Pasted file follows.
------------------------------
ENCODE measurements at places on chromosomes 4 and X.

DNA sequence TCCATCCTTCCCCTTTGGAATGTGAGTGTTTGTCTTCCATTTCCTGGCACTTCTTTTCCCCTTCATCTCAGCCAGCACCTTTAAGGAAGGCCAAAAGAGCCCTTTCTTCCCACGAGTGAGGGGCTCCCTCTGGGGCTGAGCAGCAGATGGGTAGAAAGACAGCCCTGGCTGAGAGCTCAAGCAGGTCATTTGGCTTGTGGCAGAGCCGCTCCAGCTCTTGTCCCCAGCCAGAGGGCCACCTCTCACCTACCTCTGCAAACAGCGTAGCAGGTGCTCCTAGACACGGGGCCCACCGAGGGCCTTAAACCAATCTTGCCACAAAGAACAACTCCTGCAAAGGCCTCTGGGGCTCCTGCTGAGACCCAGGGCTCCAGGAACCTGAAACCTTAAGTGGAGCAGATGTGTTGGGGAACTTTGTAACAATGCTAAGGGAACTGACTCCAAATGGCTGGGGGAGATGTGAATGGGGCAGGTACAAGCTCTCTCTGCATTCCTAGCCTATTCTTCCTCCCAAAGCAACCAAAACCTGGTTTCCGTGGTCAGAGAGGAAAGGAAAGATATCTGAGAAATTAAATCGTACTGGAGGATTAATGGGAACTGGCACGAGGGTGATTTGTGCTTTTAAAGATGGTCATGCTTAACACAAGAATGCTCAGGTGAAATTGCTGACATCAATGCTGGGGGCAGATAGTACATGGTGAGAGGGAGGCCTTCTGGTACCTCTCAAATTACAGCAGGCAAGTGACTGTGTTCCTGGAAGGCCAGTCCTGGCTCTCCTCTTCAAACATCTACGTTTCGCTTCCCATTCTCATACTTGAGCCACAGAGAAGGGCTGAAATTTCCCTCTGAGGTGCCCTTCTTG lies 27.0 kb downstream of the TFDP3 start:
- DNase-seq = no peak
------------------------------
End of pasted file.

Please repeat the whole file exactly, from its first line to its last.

ENCODE measurements at places on chromosomes 4 and X.

DNA sequence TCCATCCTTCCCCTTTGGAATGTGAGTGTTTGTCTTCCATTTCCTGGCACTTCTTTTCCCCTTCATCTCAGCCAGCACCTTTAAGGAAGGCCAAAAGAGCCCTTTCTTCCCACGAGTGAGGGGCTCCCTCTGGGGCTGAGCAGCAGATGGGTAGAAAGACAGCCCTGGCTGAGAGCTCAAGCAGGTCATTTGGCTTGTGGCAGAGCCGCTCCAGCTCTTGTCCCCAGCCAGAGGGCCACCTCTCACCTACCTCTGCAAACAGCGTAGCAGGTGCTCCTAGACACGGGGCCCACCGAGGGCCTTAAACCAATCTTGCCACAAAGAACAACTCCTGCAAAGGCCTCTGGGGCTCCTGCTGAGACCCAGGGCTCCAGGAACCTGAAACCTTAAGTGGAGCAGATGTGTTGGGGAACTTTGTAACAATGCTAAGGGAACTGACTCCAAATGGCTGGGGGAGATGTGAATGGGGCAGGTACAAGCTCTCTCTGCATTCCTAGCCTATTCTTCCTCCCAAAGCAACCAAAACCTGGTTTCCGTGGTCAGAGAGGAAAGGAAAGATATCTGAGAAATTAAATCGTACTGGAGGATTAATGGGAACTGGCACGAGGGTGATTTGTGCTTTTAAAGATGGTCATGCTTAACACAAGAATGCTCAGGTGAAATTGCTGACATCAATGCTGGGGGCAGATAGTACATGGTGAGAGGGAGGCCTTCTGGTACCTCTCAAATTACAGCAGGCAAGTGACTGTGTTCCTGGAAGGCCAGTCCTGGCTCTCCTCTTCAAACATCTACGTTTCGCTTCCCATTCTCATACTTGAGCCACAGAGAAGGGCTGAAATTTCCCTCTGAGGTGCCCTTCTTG lies 27.0 kb downstream of the TFDP3 start:
- DNase-seq = no peak